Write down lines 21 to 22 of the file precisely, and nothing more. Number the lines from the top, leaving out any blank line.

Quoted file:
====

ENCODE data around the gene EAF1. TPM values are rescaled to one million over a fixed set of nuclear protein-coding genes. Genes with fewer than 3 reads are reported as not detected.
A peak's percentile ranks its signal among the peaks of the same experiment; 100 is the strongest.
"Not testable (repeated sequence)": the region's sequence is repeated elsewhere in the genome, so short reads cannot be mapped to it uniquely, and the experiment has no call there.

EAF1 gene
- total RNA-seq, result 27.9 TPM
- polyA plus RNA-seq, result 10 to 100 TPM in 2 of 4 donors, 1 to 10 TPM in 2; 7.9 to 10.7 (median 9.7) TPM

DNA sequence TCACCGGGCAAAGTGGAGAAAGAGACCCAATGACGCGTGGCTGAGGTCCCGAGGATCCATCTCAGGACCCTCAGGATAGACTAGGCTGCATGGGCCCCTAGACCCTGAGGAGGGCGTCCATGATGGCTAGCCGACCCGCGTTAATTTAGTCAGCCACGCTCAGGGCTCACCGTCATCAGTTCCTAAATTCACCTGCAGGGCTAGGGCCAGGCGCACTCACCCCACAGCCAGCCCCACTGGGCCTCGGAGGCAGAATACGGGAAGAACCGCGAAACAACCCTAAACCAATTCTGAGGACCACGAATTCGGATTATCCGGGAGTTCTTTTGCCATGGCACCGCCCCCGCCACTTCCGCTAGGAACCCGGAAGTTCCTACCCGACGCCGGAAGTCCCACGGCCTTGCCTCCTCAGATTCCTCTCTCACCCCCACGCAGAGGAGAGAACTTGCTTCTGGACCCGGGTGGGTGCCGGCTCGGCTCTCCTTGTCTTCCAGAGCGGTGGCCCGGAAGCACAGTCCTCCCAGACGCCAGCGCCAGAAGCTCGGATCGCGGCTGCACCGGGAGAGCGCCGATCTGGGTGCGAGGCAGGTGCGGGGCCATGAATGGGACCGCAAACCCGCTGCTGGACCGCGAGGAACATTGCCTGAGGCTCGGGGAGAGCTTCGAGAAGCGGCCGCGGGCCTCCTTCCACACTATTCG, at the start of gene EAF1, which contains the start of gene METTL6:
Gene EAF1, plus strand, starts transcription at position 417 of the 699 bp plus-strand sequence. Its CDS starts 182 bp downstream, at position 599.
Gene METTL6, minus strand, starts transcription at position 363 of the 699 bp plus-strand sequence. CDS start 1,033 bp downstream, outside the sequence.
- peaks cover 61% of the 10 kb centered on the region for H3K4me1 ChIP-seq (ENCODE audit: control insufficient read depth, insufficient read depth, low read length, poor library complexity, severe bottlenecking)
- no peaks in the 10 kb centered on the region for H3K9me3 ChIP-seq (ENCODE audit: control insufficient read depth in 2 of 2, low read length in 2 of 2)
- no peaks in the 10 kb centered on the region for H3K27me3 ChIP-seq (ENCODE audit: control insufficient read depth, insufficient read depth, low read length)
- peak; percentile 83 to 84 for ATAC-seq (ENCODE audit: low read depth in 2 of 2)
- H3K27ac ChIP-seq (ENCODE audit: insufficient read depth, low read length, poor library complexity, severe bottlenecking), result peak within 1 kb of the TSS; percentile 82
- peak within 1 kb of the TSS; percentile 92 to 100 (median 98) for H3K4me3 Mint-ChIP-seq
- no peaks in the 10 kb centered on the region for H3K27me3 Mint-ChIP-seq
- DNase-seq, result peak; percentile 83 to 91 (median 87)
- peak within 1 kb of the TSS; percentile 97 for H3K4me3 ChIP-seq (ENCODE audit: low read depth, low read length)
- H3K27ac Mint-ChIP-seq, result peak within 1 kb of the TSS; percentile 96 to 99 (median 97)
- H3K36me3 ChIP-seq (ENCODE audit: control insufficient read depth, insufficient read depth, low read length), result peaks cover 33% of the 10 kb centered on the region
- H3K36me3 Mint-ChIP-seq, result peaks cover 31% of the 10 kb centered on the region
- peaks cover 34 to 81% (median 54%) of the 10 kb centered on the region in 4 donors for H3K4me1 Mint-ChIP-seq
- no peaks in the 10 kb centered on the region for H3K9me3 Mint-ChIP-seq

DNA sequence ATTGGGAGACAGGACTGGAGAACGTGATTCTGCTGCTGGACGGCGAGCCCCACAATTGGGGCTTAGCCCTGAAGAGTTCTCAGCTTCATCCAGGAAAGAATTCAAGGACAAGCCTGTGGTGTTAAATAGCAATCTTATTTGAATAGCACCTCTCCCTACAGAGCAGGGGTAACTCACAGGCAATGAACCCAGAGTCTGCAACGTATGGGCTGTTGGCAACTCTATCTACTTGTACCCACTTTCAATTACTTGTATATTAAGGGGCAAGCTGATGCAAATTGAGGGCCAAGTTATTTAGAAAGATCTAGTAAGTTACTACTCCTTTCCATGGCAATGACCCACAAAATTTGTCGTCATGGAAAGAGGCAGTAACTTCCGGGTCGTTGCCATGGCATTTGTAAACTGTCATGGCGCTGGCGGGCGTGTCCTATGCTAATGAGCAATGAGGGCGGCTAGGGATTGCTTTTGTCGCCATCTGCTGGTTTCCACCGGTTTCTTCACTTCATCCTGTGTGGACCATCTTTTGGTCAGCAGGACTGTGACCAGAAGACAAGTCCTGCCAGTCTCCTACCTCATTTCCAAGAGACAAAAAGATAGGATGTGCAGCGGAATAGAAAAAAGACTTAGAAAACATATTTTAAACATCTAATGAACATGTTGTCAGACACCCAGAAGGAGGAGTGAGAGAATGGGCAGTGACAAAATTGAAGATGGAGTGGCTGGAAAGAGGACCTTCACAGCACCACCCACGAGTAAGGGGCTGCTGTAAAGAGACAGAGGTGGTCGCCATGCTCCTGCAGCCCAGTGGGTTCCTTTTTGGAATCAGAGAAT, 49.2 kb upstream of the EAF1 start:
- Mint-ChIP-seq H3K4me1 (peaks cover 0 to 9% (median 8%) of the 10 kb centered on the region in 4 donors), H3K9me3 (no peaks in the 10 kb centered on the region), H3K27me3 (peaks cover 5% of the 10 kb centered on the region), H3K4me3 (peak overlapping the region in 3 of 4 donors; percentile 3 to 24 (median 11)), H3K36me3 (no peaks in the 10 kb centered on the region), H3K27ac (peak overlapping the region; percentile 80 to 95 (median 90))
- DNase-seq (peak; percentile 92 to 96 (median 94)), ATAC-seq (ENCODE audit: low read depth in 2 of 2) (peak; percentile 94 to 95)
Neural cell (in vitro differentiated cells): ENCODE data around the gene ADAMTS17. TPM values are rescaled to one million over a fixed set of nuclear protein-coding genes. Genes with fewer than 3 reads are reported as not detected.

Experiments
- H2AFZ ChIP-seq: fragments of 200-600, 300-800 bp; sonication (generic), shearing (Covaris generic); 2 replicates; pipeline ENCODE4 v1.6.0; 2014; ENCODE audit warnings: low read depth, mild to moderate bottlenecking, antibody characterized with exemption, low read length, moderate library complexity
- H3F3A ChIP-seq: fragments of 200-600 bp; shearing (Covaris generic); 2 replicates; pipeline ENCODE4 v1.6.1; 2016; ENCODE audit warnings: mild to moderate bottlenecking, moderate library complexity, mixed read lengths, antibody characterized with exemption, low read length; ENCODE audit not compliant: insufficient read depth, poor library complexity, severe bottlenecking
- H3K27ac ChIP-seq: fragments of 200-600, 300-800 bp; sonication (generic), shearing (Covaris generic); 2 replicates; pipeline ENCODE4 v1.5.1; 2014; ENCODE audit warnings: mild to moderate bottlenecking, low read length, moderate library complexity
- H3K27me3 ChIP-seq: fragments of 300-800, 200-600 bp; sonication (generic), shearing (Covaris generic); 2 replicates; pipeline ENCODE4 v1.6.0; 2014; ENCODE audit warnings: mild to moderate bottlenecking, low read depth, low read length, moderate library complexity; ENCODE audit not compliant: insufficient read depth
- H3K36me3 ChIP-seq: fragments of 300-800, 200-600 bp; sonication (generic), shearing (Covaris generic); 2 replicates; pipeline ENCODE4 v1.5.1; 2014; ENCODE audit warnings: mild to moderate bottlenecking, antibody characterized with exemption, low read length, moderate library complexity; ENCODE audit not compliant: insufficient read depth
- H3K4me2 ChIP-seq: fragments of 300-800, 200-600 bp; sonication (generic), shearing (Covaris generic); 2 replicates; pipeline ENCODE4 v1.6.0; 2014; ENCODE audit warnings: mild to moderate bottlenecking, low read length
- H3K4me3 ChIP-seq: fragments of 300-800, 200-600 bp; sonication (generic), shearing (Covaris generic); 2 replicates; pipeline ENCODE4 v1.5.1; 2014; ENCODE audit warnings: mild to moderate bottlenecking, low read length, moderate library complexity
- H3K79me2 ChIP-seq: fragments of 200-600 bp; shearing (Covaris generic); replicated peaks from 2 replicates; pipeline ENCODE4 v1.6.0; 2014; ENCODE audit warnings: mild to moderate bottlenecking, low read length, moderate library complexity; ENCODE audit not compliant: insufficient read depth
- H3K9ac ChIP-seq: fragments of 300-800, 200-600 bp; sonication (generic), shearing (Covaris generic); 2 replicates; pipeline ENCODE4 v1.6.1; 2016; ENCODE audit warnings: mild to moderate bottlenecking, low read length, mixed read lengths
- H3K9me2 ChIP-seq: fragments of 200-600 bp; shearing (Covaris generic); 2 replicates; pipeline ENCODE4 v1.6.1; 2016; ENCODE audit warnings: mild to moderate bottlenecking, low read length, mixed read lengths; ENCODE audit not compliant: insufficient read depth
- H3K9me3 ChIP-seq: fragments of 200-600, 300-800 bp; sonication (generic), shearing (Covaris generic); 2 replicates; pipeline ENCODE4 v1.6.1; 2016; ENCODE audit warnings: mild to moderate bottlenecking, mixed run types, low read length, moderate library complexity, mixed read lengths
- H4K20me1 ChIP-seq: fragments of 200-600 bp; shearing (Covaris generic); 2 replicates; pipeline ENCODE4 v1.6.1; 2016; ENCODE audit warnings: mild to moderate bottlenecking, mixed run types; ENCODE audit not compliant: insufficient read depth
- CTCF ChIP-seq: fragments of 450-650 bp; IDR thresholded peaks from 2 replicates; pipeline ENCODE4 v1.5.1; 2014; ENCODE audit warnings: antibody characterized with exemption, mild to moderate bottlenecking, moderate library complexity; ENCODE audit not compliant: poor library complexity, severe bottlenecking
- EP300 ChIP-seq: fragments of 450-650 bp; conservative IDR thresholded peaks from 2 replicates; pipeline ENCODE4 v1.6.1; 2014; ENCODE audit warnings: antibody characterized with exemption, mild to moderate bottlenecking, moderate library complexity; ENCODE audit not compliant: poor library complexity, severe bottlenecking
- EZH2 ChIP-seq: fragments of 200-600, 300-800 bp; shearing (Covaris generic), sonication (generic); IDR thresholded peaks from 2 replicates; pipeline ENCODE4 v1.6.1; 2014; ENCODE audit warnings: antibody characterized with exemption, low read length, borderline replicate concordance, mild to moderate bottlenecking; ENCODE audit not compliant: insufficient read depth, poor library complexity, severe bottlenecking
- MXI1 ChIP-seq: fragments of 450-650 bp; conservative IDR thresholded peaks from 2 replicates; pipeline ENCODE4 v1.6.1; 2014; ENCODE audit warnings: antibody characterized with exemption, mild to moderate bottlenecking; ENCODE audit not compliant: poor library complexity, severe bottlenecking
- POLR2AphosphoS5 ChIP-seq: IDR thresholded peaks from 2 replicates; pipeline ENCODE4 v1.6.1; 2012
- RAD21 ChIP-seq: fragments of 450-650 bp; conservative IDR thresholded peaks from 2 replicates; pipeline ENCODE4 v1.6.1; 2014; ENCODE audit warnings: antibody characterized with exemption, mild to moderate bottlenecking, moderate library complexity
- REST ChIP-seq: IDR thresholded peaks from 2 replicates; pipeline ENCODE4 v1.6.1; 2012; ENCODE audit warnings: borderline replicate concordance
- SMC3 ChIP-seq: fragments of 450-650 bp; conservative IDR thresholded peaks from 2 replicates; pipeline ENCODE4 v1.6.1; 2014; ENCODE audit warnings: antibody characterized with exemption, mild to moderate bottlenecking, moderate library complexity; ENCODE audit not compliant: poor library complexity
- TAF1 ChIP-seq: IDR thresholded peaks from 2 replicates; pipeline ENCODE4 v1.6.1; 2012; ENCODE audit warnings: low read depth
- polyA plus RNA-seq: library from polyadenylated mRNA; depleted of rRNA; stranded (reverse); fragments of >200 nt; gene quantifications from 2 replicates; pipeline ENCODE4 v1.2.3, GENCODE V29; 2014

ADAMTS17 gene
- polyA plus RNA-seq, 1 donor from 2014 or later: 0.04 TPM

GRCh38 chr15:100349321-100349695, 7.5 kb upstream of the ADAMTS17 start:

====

- H3K36me3 Mint-ChIP-seq, result peaks cover 31% of the 10 kb centered on the region
- peaks cover 34 to 81% (median 54%) of the 10 kb centered on the region in 4 donors for H3K4me1 Mint-ChIP-seq